General Election 2017: Is the UK strong and stable or weak and wobbly?

Labour leader Jeremy Corbyn

Two main parties battle it out in a bid to become more worker-friendly 

In the aftermath of the awful Manchester bombing, it’s hard to refocus on the General Election campaign. It doesn’t help that the level of debate doesn’t get much above slogans of strong and stable or weak and wobbly. And with only a few days to go, we can expect more slogans coming at us from all sides.
For once, though, the two main parties are making a noise about some important employment matters. But what’s disorientating is that they seem to be vying for who can be more worker-friendly.
For starters, pay (which in my view is the most important employment right) will increase: the Conservatives will raise the Living Wage in line with average earnings until 2022; Labour will raise it immediately to £10/hour. Then, both sides say they will extend workers’ rights to those in the `Gig Economy’. Don’t forget though, that this will be used as an excuse to raise tax through National Insurance payments (remember the Budget U-turn?).
Brexit rears its head in the form of EU nationals living here: Labour will guarantee their rights immediately; the Conservatives will almost certainly do the same but want a reciprocal guarantee for UK nationals living in the UE. All existing EU employment laws will be guaranteed by both sides (for now, at least). And interestingly, both parties pledge to have some form of worker representation on Company boards.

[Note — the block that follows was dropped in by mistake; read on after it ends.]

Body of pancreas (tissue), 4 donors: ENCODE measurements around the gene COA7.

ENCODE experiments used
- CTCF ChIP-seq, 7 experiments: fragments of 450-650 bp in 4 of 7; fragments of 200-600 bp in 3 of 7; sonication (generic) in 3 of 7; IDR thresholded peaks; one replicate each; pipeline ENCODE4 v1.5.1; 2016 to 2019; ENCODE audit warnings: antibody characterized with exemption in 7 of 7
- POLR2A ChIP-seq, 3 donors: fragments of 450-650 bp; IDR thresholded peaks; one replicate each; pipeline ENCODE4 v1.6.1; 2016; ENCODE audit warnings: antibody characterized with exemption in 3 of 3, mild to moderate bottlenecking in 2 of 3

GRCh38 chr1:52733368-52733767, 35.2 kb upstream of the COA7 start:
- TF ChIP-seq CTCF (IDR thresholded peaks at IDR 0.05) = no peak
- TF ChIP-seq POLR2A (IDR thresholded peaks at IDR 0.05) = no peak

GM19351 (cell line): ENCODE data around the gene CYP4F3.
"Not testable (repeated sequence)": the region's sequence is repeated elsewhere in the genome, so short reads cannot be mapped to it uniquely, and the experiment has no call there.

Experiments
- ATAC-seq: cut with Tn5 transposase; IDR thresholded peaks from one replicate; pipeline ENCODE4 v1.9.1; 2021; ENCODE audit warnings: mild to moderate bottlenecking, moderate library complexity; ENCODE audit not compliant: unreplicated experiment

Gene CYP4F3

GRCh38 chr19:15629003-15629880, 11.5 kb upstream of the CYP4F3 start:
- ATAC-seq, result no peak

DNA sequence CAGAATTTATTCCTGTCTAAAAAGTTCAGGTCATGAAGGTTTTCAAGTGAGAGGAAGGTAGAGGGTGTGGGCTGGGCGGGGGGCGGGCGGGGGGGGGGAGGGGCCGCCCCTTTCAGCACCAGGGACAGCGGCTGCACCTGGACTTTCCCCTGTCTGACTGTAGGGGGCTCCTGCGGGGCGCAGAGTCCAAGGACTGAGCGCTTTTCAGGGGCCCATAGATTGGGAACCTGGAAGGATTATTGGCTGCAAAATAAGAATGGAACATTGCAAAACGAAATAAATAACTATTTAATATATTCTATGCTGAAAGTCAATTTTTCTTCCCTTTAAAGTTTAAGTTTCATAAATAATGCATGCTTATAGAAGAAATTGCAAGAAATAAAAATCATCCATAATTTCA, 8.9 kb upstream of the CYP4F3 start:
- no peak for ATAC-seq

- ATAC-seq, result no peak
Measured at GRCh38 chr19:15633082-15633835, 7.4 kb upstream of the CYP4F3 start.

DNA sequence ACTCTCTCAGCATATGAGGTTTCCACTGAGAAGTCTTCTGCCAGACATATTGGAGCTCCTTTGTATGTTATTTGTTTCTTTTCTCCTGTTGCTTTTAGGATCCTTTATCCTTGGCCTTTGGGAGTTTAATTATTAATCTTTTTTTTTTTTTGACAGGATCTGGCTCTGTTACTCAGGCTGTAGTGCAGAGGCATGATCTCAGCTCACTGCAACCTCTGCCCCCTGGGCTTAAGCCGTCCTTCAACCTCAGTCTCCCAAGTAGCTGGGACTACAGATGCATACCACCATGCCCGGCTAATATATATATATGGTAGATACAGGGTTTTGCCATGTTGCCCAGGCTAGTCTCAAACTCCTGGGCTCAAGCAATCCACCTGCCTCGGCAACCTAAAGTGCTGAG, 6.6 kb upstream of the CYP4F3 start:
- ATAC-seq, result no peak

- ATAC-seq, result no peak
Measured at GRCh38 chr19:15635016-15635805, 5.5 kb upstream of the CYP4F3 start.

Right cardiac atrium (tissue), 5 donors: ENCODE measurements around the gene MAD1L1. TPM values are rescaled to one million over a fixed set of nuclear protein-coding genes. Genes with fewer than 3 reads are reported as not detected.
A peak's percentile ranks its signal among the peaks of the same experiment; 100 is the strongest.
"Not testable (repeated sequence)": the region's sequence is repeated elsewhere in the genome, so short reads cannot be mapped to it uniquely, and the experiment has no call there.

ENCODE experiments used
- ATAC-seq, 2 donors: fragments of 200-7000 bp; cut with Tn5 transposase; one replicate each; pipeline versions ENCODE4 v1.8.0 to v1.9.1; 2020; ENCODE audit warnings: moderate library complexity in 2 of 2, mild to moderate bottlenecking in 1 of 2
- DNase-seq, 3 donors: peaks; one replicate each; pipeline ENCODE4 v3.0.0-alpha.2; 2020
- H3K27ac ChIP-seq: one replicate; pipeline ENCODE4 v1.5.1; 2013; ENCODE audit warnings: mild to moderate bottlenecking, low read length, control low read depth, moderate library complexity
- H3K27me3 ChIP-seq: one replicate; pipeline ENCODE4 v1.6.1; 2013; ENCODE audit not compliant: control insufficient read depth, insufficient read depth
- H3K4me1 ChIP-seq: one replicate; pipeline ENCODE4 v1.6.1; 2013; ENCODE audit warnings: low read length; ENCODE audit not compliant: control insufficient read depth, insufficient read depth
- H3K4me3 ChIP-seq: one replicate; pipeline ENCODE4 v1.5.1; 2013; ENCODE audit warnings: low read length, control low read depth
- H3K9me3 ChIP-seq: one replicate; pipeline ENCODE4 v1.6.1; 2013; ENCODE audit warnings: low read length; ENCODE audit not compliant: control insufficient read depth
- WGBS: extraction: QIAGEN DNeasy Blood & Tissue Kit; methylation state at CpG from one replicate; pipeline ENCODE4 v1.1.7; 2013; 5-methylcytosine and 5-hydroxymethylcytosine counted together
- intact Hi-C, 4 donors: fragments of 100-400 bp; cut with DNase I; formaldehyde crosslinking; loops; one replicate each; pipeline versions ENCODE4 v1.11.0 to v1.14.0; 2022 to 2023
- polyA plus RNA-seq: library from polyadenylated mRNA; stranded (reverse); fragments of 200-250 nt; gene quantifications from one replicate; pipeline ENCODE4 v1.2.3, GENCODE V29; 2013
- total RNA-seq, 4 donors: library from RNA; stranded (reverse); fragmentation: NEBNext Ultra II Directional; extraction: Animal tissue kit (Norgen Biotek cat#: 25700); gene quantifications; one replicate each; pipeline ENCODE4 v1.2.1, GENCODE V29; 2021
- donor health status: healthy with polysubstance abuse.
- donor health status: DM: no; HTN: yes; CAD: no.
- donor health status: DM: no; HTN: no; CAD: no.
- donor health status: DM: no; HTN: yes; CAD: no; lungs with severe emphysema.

But from here the parties go in different directions. In a sharp but expected turn to the left, Labour has made some big announcements such as abolishing fees for employment tribunals, banning zero-hour contracts, and bolstering collective bargaining.  The SNP have said much the same.  No prizes for guessing that the Conservatives will not go down these lines.
For their part, the Tories say shorter term mental health conditions will be classed as `disability’ under the Equality Act, will give workers the right to take unpaid time off to care for dependents, and will charge businesses for hiring migrant workers.
So what to make of it all?  The big picture is that the only game in town is extending workers’ rights, with the differences being about how far the parties will go.   This is in contrast to the old left/right arguments about the role of unions and state intervention in the employment market, and is in my view all the better for it.
What I can confidently predict, however, is that whichever party wins the election, the Government of the day will have plenty of wobbles along the way. A bit like us, really.
For more articles like this, visit the Thornber HR Law blog

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Based in Dunfermline, Ben works with clients in Fife and across Scotland. He is also an integral part of the United Employment Lawyers network, which gives him access to the support and expertise of other employment law experts across the country. Ben has acted for organisations of all shapes and sizes and has advised on many large-scale redundancies and restructurings; negotiated terminations at the most senior level, and handled trade union disputes and collective consultation issues. He has also been the lead lawyer on several multi-day and multi-claim discrimination claims, as well as employment tribunals for both employers and individuals.

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